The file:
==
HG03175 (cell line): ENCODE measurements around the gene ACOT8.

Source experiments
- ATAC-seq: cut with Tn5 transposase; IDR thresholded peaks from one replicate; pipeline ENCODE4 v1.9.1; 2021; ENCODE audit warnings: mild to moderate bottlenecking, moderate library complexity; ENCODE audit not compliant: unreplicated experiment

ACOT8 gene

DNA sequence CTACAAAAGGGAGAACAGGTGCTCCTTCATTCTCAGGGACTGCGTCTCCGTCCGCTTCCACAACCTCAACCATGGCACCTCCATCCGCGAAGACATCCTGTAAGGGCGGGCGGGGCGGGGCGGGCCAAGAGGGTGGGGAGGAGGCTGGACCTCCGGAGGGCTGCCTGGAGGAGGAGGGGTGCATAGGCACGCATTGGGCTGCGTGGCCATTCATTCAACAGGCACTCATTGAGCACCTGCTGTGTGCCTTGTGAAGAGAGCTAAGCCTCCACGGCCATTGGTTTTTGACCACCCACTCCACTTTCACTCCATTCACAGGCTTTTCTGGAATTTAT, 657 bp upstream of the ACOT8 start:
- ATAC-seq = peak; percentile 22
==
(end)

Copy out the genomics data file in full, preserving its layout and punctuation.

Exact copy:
HG03175 (cell line): ENCODE measurements around the gene ACOT8.

Source experiments
- ATAC-seq: cut with Tn5 transposase; IDR thresholded peaks from one replicate; pipeline ENCODE4 v1.9.1; 2021; ENCODE audit warnings: mild to moderate bottlenecking, moderate library complexity; ENCODE audit not compliant: unreplicated experiment

ACOT8 gene

DNA sequence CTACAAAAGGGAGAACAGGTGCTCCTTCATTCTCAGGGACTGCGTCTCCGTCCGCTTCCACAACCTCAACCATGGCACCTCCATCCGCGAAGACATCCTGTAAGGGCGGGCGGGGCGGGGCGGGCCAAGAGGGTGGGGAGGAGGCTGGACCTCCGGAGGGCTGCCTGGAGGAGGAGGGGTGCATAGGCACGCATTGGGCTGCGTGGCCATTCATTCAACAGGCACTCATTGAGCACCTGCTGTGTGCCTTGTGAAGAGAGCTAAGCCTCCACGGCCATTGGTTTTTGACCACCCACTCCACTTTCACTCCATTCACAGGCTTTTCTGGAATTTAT, 657 bp upstream of the ACOT8 start:
- ATAC-seq = peak; percentile 22